It would take a blindfold and a set of chain-mail gloves to misidentify the Golf’s interior. It has only been with us since the start of the year, but the switchgear placement, structural solidity and ergonomic precision are not the work of a moment.
They have been over 40 years in the making – and it shows. Turning up the temperature on this elegant workhorse has always been a conservative (and cost-effective) affair. Tartan upholstery – a reoccurring tribute to the Mk1 – is about as overtly racy as the Volkswagen Golf GTI gets.
For most of Volkswagen’s solidly mature, middle-of-the-road buyers, such modesty will not be an issue. There is a worthy set of sports seats beneath the decorative covers; they’re supportive, but not as clingy as those of the Vauxhall Astra VXR.
As well as the essential height adjustment and manually adjustable lumbar support, there is a dash of red embroidery (and a splash of branding) and a modest sprinkling of superior kit to better suit the higher price.
Like the regular Golf, the GTI is well-equipped and being near the top end in terms of pricepoint and performance for this model means its equipment list is fairly hefty. Key features include LED headlights, foglights and rear lights, GTI-tuned sports suspension, an aggressive bodykit, parking sensors, adaptive cruise control and a twin stainless steel exhaust system on the outside. Inside you will heated front seats, ambient interior lighting, dual-zone climate control, Volkswagen's 12.3in digital instument binnacle and 8.0in touchscreen Discover Navigation infotainment system complete with sat nav, Bluetooth and USB connectivity, DAB radio, smartphone integration and subscription to VW's online services.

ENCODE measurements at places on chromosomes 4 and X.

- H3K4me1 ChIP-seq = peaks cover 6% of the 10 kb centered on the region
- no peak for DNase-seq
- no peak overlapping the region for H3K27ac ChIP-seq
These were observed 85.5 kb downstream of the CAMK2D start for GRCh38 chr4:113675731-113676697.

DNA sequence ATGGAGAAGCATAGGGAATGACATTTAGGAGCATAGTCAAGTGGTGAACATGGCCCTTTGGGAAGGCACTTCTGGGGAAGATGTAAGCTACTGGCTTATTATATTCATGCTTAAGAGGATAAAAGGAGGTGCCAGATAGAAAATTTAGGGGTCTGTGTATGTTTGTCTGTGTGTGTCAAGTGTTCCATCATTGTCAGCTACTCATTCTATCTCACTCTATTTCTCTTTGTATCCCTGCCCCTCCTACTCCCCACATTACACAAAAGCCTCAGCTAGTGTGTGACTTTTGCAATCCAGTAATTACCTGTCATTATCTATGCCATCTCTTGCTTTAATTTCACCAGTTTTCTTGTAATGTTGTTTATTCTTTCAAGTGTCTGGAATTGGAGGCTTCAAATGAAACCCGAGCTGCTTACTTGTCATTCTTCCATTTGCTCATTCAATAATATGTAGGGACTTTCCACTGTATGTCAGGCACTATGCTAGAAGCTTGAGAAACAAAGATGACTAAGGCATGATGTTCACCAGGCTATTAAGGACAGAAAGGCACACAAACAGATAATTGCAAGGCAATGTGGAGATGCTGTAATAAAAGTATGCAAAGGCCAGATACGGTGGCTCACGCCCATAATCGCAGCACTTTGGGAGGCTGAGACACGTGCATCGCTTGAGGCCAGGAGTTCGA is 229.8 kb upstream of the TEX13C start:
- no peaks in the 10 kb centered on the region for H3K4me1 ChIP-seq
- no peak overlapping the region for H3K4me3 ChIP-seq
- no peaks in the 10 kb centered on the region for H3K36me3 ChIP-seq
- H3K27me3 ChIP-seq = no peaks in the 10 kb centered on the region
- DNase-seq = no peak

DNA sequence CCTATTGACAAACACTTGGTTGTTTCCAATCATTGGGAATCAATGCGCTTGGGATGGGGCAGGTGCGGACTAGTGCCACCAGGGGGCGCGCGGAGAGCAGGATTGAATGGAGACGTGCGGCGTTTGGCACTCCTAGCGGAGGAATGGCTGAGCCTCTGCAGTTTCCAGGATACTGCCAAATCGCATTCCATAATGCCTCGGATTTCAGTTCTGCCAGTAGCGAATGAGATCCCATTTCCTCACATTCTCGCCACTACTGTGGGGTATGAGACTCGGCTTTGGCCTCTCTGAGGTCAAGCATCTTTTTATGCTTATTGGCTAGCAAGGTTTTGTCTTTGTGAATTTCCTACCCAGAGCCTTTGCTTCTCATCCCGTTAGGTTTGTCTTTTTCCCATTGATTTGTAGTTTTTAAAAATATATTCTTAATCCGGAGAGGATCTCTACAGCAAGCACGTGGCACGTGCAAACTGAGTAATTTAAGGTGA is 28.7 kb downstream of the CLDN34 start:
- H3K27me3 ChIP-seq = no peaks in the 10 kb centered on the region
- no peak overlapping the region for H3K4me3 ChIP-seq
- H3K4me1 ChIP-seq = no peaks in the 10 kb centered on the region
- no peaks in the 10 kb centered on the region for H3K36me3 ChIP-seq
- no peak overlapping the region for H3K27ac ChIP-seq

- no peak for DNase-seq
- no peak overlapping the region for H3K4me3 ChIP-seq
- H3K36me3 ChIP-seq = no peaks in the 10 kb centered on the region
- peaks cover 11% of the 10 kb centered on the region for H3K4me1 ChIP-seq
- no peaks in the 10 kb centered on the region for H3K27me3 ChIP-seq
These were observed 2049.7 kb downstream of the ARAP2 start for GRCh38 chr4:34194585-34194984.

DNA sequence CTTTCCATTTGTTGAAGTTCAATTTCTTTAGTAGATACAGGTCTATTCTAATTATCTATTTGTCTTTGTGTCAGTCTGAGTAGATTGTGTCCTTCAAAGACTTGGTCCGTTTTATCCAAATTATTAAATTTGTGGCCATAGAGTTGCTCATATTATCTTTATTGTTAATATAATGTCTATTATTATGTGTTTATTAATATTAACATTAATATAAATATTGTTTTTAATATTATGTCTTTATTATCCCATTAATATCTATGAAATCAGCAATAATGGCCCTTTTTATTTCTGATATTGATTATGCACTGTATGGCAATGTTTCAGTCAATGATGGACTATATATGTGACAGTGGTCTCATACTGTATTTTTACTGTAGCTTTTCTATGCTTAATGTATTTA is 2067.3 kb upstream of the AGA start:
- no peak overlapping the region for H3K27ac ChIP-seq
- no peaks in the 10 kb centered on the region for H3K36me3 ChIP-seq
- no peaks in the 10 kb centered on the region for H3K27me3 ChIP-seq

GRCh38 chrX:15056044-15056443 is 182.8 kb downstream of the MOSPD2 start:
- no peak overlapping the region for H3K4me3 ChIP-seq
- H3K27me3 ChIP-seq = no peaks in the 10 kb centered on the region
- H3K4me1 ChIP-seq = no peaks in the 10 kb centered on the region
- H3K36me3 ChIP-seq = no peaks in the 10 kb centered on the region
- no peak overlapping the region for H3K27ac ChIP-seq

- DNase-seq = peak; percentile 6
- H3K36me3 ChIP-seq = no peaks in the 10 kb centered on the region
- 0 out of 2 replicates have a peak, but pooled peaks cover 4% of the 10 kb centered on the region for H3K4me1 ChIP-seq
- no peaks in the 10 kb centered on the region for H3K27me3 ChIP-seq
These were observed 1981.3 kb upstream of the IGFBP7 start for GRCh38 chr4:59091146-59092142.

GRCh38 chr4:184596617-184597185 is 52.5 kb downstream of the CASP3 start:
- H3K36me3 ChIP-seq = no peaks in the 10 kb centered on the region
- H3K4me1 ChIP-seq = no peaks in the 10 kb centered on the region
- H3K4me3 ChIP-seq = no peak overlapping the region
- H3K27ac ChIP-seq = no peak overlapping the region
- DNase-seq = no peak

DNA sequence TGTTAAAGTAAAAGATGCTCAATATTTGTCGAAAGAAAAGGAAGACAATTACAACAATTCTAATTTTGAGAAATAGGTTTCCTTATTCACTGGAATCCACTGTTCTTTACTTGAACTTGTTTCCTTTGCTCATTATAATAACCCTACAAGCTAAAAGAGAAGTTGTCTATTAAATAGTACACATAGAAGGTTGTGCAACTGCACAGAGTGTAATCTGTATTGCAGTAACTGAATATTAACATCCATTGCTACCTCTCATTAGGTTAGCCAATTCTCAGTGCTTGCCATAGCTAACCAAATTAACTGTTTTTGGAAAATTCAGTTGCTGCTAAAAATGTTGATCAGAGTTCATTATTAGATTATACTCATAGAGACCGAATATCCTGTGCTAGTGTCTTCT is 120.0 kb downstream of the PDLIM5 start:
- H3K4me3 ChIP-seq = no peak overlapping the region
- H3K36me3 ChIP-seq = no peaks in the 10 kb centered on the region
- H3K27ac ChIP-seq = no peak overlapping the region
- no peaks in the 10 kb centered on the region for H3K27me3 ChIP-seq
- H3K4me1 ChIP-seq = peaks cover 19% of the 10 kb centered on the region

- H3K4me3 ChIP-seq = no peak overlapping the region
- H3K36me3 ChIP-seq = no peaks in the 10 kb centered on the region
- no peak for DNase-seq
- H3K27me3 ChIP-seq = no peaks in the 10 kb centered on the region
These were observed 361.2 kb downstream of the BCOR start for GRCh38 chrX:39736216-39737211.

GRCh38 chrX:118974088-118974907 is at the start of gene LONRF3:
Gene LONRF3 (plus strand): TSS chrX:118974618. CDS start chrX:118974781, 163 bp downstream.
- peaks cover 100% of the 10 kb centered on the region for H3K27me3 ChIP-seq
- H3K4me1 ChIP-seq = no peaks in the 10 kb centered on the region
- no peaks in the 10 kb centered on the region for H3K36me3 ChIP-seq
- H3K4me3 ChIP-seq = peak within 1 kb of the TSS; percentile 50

Opting for the Golf GTI Performance not only gets you an extra 15bhp but a mechanical slip differential and larger brake discs.